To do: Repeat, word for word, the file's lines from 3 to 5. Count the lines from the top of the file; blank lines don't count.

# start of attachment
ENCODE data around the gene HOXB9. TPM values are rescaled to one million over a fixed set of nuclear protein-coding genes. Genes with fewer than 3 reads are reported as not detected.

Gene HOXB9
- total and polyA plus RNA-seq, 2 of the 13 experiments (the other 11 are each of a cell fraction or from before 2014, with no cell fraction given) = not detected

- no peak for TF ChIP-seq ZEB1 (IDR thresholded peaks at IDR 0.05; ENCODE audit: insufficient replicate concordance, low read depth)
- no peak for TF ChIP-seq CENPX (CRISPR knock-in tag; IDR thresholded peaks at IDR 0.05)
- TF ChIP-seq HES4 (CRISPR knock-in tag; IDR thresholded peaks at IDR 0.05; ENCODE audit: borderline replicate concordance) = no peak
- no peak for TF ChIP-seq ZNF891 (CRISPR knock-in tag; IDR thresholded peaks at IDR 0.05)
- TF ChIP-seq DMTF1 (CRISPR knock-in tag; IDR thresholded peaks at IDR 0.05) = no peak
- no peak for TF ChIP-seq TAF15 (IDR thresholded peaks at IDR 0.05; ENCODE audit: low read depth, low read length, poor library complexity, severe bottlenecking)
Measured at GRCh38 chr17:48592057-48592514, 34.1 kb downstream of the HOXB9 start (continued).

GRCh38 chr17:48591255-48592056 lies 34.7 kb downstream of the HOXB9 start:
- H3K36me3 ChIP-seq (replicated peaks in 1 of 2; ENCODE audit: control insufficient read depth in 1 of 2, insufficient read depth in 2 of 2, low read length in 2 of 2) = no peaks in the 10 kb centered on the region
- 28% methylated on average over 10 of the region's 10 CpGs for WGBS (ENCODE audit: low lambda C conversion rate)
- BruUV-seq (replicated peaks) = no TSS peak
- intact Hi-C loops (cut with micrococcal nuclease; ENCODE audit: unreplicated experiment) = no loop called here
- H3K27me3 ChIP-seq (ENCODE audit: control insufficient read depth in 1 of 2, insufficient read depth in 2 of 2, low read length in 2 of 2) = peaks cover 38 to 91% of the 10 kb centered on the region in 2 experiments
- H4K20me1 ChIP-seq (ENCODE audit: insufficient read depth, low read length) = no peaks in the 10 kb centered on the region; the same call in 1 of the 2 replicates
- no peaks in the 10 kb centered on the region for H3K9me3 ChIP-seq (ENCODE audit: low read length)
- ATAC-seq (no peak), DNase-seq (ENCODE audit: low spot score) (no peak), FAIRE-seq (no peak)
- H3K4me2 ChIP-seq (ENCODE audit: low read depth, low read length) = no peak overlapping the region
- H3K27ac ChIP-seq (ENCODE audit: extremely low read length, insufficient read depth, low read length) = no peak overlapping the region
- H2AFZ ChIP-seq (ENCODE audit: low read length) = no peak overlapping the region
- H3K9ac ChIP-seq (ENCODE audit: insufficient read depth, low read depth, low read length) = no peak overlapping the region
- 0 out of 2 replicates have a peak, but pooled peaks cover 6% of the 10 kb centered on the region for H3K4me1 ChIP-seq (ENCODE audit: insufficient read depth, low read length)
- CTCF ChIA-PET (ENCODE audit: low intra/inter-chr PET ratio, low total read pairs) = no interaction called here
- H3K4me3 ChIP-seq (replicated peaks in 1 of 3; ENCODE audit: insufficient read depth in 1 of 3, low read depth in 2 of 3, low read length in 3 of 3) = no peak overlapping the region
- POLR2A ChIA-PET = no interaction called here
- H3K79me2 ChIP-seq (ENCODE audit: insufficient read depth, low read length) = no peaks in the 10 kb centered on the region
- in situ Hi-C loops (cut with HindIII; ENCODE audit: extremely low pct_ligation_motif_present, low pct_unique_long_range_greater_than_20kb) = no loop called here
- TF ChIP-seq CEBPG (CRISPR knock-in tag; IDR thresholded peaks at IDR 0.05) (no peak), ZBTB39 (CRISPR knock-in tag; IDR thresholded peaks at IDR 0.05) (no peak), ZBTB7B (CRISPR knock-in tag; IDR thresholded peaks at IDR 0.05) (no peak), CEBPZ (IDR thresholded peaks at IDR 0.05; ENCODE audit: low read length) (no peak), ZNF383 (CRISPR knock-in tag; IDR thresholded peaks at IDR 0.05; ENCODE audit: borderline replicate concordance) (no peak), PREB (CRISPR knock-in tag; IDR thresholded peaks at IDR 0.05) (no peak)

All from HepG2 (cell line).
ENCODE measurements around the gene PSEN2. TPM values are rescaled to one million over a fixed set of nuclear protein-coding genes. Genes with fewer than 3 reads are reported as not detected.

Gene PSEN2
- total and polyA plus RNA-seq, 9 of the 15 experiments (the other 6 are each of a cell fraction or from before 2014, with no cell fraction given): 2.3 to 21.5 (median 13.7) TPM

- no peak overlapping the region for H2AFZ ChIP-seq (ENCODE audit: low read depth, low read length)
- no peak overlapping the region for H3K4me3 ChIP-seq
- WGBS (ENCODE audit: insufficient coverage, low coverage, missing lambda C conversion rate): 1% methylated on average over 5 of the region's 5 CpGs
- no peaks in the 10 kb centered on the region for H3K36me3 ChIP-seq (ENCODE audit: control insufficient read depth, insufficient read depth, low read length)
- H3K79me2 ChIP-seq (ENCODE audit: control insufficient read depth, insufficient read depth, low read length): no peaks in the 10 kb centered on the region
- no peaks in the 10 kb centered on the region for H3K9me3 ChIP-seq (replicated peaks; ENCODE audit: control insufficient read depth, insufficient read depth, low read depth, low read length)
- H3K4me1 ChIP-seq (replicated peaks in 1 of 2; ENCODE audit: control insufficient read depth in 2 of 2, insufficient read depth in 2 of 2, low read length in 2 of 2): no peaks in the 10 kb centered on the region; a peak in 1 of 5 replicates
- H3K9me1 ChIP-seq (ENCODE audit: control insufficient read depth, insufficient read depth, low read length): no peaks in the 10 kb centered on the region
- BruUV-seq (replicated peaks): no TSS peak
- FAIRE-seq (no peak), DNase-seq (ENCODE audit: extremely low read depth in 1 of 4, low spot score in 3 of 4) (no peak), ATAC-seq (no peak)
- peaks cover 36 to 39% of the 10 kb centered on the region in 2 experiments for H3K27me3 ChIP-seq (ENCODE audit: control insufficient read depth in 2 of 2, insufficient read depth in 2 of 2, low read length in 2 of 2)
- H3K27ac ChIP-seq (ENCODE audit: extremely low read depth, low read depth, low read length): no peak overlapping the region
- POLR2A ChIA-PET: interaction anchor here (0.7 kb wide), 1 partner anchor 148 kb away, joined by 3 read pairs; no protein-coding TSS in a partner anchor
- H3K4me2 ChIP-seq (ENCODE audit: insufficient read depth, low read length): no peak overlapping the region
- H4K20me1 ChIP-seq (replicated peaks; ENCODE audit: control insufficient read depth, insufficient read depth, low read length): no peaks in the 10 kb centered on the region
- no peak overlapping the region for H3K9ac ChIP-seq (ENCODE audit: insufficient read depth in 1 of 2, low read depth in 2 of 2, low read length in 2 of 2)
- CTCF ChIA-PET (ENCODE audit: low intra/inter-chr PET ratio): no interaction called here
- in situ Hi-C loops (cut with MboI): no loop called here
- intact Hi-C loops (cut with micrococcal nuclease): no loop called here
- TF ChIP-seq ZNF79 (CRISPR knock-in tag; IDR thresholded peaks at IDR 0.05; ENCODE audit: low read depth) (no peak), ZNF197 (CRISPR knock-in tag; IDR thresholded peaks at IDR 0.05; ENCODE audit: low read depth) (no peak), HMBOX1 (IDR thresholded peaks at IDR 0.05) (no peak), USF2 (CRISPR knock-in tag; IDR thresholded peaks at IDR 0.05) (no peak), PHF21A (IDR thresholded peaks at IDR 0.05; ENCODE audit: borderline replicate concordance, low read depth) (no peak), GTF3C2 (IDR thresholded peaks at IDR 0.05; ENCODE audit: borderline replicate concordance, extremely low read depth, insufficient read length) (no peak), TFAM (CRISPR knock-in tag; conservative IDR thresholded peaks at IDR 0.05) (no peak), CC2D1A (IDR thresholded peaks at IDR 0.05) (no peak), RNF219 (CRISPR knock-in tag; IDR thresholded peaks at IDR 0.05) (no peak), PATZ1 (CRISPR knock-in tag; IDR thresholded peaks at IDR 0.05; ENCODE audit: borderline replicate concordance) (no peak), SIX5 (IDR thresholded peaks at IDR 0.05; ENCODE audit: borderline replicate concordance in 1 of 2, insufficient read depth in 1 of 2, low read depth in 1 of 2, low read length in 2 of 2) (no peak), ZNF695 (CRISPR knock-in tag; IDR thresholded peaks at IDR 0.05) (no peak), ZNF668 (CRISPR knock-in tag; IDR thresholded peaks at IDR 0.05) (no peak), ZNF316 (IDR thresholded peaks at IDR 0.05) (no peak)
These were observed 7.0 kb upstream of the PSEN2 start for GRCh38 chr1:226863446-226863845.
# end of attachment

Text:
- total and polyA plus RNA-seq, 2 of the 13 experiments (the other 11 are each of a cell fraction or from before 2014, with no cell fraction given) = not detected

- no peak for TF ChIP-seq ZEB1 (IDR thresholded peaks at IDR 0.05; ENCODE audit: insufficient replicate concordance, low read depth)
- no peak for TF ChIP-seq CENPX (CRISPR knock-in tag; IDR thresholded peaks at IDR 0.05)